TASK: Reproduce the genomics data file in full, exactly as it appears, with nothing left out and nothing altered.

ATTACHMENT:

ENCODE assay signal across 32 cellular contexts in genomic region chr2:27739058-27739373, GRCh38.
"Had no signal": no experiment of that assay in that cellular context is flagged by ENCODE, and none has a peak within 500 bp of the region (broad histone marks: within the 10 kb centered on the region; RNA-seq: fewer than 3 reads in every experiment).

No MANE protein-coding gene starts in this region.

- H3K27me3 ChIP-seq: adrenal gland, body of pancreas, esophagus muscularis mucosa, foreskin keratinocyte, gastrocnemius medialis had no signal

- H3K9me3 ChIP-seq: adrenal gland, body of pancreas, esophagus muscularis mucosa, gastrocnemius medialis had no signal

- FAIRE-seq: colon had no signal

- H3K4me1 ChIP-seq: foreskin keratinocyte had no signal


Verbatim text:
ENCODE assay signal across 32 cellular contexts in genomic region chr2:27739058-27739373, GRCh38.
"Had no signal": no experiment of that assay in that cellular context is flagged by ENCODE, and none has a peak within 500 bp of the region (broad histone marks: within the 10 kb centered on the region; RNA-seq: fewer than 3 reads in every experiment).

No MANE protein-coding gene starts in this region.

- H3K27me3 ChIP-seq: adrenal gland, body of pancreas, esophagus muscularis mucosa, foreskin keratinocyte, gastrocnemius medialis had no signal

- H3K9me3 ChIP-seq: adrenal gland, body of pancreas, esophagus muscularis mucosa, gastrocnemius medialis had no signal

- FAIRE-seq: colon had no signal

- H3K4me1 ChIP-seq: foreskin keratinocyte had no signal